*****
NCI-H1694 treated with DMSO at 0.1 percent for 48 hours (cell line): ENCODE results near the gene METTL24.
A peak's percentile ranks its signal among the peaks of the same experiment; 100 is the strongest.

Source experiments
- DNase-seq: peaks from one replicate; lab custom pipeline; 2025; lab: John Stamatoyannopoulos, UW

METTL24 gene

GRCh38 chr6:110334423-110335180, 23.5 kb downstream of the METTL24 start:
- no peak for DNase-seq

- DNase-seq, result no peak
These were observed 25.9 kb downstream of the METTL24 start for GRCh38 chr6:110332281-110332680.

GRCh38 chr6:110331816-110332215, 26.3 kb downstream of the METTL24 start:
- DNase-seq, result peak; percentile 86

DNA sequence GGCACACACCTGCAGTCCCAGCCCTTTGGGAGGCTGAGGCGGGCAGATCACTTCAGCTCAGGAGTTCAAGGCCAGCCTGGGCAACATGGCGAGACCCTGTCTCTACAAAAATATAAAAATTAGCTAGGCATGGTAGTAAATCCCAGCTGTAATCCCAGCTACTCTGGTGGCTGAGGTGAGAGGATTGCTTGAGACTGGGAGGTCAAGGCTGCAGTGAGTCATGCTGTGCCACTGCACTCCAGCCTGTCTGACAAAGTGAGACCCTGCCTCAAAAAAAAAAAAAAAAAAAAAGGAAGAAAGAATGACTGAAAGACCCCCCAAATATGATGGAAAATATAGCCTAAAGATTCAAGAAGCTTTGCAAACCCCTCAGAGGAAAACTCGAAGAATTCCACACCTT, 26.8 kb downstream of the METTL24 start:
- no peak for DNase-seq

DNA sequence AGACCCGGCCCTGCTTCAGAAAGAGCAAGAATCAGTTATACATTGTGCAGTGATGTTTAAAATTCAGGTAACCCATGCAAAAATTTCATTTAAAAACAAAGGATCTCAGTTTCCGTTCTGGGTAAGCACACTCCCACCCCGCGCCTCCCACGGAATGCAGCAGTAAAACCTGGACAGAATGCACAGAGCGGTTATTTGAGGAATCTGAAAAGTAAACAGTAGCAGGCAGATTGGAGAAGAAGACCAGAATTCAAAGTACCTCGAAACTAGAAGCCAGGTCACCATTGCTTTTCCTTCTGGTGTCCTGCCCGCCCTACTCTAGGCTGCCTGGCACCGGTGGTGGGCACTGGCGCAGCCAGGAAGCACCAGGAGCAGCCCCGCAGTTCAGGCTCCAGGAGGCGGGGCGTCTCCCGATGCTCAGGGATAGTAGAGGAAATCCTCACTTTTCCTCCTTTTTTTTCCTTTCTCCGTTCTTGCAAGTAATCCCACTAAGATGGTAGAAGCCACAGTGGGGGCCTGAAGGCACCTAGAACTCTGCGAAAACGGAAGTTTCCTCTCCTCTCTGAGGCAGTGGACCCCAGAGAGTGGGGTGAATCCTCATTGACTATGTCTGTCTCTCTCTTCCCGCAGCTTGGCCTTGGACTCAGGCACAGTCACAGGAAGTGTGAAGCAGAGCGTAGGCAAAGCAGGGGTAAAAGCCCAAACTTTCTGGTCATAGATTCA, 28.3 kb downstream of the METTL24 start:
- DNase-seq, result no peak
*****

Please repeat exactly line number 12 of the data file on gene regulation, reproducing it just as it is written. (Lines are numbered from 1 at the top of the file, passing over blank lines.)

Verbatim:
DNA sequence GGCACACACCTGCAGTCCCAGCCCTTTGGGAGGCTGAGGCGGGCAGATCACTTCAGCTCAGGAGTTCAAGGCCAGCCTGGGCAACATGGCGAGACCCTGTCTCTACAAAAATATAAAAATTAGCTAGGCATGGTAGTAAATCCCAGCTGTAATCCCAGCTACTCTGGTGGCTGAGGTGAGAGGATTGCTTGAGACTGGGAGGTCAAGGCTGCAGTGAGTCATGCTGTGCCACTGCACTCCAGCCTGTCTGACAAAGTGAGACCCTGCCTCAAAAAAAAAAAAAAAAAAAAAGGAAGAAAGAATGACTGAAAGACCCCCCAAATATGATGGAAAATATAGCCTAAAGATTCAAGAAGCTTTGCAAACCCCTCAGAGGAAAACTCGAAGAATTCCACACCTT, 26.8 kb downstream of the METTL24 start: